View Full Version : It's time to go after Saudi Arabia!

04-03-04, 07:49 AM
For years we have known that Saudi Arabia has been financing terrorism around the world. We have not gone after them because the Arab world would unite against us, as would a great many nations because of the oil they possess.

Fear that we would go against such a wealthy nation has led many to the believe that it would lead nations into a global conflict leading toward WWIII.

Well, WWIII has already begun. It was started on September 11; it just hasn't matured to that point yet.

We can no longer allow the Saudis terrorist exception because of their wealth and their oil.

The following story is just another example of Saudi involvement in the 9-11 attack agaisnt America.

04-03-04, 07:50 AM
Terror Probe Follows the Money <br />
<br />
Investigators Say Bank Records <br />
Link a Saudi Investor to al Qaeda <br />
Staff Reporter of THE WALL STREET JOURNAL <br />
April 2, 2004; Page A4 <br />

04-03-04, 02:36 PM
I very much agree... Money when used like this I think is just as bad, perhaps worse than WMD's. Saudi Arabia in my opinion is a very corrupt nation, they have earned our trust through control.
I have no problem paying a few more dollars at the pump to make sure these scumbags are removed from the Earth.
Washington D.C. needs to reach down... grab a pair.. and protect this nation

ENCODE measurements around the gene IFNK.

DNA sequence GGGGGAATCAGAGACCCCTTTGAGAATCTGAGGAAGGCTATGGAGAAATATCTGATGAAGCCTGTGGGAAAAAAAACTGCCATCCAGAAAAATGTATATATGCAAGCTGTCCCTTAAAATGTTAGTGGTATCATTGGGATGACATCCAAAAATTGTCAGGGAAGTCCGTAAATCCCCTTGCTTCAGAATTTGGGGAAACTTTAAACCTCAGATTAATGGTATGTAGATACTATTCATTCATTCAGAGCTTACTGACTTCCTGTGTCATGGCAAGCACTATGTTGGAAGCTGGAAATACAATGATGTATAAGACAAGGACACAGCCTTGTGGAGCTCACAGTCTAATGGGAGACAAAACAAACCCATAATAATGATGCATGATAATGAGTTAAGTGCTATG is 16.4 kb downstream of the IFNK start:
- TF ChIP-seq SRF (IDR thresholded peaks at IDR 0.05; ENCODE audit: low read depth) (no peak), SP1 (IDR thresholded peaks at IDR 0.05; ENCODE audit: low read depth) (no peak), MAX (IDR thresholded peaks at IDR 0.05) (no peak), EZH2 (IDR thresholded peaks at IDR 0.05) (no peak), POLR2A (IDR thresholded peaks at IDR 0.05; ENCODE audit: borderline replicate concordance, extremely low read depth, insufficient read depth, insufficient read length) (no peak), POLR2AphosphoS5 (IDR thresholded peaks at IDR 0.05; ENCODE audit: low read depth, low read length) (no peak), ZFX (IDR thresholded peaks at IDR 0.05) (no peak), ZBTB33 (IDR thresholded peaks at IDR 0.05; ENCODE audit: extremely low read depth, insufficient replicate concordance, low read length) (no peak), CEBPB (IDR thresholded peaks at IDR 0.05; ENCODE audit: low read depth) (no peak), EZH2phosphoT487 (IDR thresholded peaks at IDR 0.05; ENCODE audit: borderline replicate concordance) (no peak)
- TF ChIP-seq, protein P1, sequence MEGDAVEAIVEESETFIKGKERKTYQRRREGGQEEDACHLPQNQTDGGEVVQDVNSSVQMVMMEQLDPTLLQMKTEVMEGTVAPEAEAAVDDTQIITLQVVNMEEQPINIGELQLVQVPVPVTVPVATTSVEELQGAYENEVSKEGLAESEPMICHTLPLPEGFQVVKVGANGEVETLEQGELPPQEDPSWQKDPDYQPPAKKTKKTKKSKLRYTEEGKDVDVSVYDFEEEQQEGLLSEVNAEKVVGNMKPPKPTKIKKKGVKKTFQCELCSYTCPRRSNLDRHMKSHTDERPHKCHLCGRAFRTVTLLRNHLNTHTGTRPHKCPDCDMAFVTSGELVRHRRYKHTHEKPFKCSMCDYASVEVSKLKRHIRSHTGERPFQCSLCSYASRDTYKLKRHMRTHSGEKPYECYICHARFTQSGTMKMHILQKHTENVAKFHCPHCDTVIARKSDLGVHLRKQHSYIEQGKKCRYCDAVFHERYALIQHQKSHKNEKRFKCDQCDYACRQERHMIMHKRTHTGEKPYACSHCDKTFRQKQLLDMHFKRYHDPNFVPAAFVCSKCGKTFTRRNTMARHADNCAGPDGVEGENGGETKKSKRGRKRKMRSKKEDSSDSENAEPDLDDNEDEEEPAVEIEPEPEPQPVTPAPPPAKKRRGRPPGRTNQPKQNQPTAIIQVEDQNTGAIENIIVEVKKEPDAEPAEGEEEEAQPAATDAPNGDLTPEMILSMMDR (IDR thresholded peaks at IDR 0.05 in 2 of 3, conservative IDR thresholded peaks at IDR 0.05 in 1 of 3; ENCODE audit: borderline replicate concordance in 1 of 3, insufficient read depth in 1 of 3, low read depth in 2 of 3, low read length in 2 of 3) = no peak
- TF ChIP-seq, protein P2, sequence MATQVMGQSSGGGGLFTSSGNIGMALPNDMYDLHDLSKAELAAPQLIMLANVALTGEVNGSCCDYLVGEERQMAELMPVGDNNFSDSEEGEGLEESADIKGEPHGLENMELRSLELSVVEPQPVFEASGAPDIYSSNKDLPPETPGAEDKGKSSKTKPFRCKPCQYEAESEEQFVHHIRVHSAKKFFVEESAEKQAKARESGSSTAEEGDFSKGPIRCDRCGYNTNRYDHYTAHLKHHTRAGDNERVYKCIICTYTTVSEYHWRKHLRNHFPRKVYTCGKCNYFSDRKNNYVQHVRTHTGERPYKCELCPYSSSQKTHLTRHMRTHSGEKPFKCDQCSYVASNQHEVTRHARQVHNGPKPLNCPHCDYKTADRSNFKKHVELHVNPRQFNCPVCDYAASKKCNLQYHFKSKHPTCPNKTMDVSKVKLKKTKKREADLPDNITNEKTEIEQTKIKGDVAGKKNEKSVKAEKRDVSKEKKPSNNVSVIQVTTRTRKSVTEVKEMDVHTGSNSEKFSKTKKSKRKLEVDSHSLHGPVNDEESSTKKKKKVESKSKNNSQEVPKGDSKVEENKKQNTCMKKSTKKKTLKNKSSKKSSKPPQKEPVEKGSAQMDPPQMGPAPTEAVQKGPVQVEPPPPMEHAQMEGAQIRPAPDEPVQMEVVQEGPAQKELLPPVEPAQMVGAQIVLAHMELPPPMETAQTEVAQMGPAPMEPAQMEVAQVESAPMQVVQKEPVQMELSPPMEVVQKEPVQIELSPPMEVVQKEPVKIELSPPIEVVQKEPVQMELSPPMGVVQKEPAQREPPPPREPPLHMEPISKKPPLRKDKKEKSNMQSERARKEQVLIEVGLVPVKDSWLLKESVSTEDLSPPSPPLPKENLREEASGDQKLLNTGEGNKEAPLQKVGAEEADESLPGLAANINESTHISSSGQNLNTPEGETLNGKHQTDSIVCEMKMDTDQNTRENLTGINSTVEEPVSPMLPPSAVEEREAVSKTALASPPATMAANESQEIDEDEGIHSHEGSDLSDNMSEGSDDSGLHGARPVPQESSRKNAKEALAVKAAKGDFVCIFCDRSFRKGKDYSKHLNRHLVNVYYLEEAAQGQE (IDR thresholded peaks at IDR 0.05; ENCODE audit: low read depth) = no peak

04-03-04, 03:30 PM
This is a costly newspaper I have subscribed to, on a temporary basis. I just thought some of you might enjoy some of the news that is not always available to us, or printed in our liberial press.


Saudi Arabia to call for Opec output cut
By Carola Hoyos in Vienna and Javier Blas in Madrid
Financial Times; Mar 30, 2004

Saudi Arabia tomorrow will insist that the Organisation of Petroleum Exporting Countries cuts output despite some members' opposition and high oil prices.

Ali Naimi, Saudia Arabia's energy minister, late yesterday told Felipe Calderón, his Mexican counterpart, that the market looked over-supplied and that the kingdom feared a serious price drop in the coming months if the oil cartel did not act immediately, people close to the meeting said.

People present at the meeting said that they interpreted Mr Naimi's position as being opposed to the idea of some members of postponing the 1m barrel a day reduction in Opec's quota decided in Algiers last month. Saudi Arabia is by far Opec's most influential member and the news of its position, which it has kept quiet in the run-up to the meeting, is likely to send oil prices higher.

Traders had begun selling on the anticipation that Opec would heed the call of some of its members, who had been pushing for a delay of the cut.

Hedge funds and other institutional traders of oil have already begun to liquidate their long positions.